But political reality has shown us that the openness we are demanding from modern democracies has rarely developed through the good will of officials who hold power. Access to information laws, national regulatory systems, and accountable public processes — the landscape of government transparency that defines our public sphere — have often come only after intense struggle, revolution, scandal, elections, and public organizing. Voluntary commitments — particularly given their vagueness — can play a productive role, but they’re no replacement for the rule of law. And OGP commitments do not have the force of law, or even a commitment that extends beyond the term of the current head of state.
The OGP requires extensive consultation with civil society in the development of their plans. But this emphasis on consultation, with no guarantee of civil society priorities being represented in country plans, leaves civil society organizations (CSOs) in a difficult situation. CSOs need to distinguish between productive meetings that may lead to useful outcomes, and meetings designed to legitimize whatever governments have already decided to do.
I suspect that in the end some of these questions may be unanswerable ones, because the action plans’ primary purpose is to serve as an organizing instrument among countries. Sometimes National Action Plans will cause important new reforms (like the EITI commitment from the US), and sometimes they will not, but in a sense the action plans’ primary purpose is to build a movement, and to strengthen cultural expectations for government transparency. If that endeavor is successful, it would be a small price to pay if we give up verifiable rigor in the evaluations of countries’ action plans. But we should also be clear about the depth of our expectations.
Just as Sunlight has done domestically, internationally we’re working hard with allies and peers to raise new expectations for how government transparency should function, even in the face of often disappointing plans. We’ve encouraged the proliferation of open data initiatives in the US, and done what we can to strengthen our expectations for how they function internationally. That’s the motivation behind the Open Data Policy Guidelines, the Procurement Open Data Guidelines, the Global Open Data Initiative, and OpeningParliament, to name a few.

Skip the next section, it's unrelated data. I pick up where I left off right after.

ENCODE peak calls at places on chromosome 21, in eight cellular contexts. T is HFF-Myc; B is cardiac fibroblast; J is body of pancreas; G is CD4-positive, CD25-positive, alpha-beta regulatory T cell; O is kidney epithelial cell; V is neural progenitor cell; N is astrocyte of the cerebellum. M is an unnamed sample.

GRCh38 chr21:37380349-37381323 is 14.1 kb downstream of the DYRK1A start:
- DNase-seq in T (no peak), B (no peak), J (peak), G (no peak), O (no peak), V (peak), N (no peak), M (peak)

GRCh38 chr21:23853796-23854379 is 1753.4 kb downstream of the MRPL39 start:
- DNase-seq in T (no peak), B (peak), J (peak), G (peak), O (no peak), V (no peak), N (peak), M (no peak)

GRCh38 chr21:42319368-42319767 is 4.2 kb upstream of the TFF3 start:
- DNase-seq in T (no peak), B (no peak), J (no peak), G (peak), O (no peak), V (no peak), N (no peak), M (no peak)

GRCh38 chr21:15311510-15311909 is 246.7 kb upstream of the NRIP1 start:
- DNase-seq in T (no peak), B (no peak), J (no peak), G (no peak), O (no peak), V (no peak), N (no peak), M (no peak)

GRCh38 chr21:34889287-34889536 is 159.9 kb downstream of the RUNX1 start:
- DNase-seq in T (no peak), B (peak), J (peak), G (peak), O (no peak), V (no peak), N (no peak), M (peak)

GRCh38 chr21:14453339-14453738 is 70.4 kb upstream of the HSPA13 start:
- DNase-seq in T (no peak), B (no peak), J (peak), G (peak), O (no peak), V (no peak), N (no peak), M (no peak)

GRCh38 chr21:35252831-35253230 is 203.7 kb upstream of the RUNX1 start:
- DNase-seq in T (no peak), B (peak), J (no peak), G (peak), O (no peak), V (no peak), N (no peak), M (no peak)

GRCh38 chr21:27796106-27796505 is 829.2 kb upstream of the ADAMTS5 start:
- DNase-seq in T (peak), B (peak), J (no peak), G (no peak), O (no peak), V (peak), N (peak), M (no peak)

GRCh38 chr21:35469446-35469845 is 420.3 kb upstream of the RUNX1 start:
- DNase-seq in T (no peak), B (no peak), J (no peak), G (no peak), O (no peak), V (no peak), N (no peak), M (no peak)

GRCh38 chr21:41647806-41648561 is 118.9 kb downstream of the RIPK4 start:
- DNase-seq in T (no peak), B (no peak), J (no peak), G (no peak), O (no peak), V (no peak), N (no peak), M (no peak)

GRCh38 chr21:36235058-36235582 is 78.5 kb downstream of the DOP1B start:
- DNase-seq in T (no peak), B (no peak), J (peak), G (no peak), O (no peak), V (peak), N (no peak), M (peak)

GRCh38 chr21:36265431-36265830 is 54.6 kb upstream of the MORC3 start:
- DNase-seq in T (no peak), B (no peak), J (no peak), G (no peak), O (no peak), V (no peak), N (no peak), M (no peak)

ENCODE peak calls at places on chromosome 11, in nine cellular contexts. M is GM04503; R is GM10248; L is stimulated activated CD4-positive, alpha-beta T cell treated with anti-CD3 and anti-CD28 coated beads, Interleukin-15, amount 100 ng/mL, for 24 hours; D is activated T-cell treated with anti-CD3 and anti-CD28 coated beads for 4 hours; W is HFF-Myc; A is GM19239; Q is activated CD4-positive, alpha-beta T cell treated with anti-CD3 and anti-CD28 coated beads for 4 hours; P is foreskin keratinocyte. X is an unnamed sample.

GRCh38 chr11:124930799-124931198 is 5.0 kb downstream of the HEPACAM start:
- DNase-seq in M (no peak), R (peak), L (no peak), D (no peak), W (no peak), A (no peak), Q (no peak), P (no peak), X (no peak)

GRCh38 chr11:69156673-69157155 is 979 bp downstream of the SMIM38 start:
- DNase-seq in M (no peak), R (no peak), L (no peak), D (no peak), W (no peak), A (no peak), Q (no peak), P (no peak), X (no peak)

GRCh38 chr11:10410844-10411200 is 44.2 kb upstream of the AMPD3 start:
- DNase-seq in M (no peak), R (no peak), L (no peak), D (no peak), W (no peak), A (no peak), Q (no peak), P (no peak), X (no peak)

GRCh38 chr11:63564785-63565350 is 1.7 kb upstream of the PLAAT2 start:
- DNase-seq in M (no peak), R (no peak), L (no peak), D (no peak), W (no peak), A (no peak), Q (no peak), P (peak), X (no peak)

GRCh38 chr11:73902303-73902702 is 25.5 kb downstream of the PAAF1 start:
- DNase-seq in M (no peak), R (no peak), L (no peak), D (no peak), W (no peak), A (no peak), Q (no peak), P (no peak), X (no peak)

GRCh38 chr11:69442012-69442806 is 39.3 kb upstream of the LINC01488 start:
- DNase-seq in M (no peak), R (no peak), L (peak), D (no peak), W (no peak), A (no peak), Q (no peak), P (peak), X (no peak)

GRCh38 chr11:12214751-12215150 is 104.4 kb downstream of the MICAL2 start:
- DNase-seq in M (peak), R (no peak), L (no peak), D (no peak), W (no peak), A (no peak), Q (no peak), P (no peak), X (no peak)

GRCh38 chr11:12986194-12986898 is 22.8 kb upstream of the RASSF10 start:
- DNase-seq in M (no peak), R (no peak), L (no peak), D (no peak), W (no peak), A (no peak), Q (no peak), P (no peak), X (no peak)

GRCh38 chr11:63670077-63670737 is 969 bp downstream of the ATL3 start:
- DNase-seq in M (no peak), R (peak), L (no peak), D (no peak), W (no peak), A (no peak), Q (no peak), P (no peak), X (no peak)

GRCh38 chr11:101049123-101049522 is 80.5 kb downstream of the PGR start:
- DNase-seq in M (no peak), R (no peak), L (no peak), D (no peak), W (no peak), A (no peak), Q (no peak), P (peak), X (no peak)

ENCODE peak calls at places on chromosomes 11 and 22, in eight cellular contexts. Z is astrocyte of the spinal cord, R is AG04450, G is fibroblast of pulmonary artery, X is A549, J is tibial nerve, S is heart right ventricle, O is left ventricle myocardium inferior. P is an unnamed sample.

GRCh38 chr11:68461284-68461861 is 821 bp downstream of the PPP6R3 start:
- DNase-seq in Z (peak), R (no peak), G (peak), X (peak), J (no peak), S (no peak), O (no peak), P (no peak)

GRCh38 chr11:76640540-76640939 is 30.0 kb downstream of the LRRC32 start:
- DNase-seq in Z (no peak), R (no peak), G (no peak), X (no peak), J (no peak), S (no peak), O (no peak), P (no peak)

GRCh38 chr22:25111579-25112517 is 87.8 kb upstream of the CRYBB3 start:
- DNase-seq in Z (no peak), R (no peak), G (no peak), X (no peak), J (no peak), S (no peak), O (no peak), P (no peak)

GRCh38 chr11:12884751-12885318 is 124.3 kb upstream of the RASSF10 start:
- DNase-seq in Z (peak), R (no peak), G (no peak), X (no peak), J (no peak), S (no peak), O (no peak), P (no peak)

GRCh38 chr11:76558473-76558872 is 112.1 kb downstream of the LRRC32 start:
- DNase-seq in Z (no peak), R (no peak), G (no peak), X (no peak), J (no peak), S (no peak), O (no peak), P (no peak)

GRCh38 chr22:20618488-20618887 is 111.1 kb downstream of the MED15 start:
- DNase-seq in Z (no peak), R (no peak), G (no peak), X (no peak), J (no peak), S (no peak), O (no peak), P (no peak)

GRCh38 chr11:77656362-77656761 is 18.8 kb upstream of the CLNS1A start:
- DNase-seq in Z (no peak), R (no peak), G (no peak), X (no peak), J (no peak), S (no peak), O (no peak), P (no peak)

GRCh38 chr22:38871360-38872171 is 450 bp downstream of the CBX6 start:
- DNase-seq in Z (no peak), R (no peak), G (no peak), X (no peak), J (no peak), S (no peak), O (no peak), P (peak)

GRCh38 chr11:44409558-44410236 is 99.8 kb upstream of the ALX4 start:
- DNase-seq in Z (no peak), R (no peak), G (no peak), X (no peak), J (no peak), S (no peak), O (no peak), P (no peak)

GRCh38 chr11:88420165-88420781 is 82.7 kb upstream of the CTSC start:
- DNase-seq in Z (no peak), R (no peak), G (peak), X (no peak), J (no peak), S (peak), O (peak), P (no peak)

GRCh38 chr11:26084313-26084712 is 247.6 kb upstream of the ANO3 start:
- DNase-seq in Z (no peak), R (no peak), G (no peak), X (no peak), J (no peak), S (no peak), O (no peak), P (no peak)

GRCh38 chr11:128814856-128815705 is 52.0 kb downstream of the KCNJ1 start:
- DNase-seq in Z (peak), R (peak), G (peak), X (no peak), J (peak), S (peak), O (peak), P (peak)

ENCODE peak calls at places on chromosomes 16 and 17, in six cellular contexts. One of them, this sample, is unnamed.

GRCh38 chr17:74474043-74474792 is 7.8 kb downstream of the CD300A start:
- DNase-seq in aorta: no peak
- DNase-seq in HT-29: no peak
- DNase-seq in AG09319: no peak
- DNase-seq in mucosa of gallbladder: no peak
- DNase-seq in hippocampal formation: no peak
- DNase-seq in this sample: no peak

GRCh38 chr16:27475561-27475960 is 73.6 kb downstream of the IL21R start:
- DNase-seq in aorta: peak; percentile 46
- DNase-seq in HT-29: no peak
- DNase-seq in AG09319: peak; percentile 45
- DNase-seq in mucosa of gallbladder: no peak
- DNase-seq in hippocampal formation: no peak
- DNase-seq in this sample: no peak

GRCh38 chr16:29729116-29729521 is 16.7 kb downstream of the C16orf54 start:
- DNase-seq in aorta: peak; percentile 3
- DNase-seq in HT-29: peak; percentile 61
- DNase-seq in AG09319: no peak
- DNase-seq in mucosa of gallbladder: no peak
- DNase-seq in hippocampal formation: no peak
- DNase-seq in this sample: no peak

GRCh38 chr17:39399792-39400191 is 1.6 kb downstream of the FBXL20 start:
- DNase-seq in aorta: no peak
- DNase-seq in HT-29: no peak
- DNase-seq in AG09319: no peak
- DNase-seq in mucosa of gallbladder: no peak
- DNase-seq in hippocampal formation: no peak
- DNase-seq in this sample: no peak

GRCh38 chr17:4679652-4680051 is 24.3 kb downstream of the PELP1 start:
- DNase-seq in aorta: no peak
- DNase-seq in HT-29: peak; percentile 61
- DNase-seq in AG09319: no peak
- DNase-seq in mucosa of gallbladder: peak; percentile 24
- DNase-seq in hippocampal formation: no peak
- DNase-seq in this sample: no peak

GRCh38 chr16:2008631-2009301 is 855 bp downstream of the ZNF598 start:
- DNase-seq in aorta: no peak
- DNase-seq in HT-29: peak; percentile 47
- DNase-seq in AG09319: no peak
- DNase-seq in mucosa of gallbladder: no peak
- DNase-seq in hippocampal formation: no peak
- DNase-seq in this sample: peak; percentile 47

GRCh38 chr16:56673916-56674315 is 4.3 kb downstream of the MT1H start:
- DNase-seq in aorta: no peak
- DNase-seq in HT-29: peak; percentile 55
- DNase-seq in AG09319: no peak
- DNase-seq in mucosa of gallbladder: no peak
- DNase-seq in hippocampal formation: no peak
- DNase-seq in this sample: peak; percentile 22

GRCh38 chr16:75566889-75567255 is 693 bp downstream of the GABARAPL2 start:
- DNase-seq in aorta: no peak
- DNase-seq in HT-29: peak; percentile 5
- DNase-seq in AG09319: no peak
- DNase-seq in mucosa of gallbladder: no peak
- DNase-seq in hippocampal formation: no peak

We’ve also gained a new appreciation for the importance of moving beyond voluntary commitments, working to enact laws to ensure permanence and oversight. And we’ve deepened our commitment to dealing with fundamental issues of fairness and power, like money in politics, since they’re the issues that are the least likely to benefit from internal pressure, and are in need of civil society attention.
Many of these same approaches are valid for OGP. We all must push governments to go beyond voluntary commitments to enact legal requirements and standards for governmental openness. We must help governments set priorities based on citizen’s needs. We must push officials to recognize their responsibility to address fundamental issues of power, like surveillance, national security, and the influence of money in politics. And we have to balance our own priorities, seeking consensus when appropriate, without giving up on our ability to judge the world against our ideals.
As we all figure out the right role OGP can play in our work, we should be mindful of the opportunities and limitations it presents, so that we can use it for all it’s worth.